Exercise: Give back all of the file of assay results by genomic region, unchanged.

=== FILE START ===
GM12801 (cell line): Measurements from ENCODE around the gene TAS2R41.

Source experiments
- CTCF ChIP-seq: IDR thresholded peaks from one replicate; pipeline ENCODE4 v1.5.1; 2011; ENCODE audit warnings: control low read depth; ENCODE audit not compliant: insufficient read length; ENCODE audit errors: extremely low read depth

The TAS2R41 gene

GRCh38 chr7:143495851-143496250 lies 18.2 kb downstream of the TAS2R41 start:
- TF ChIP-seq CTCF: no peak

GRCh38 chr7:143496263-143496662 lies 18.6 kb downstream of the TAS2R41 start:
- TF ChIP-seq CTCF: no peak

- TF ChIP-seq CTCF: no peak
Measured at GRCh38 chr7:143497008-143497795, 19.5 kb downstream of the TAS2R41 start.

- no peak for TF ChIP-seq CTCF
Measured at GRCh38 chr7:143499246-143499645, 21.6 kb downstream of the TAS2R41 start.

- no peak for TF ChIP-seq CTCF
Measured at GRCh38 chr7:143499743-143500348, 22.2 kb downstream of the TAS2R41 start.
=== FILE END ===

GM12801 (cell line): Measurements from ENCODE around the gene TAS2R41.

Source experiments
- CTCF ChIP-seq: IDR thresholded peaks from one replicate; pipeline ENCODE4 v1.5.1; 2011; ENCODE audit warnings: control low read depth; ENCODE audit not compliant: insufficient read length; ENCODE audit errors: extremely low read depth

The TAS2R41 gene

GRCh38 chr7:143495851-143496250 lies 18.2 kb downstream of the TAS2R41 start:
- TF ChIP-seq CTCF: no peak

GRCh38 chr7:143496263-143496662 lies 18.6 kb downstream of the TAS2R41 start:
- TF ChIP-seq CTCF: no peak

- TF ChIP-seq CTCF: no peak
Measured at GRCh38 chr7:143497008-143497795, 19.5 kb downstream of the TAS2R41 start.

- no peak for TF ChIP-seq CTCF
Measured at GRCh38 chr7:143499246-143499645, 21.6 kb downstream of the TAS2R41 start.

- no peak for TF ChIP-seq CTCF
Measured at GRCh38 chr7:143499743-143500348, 22.2 kb downstream of the TAS2R41 start.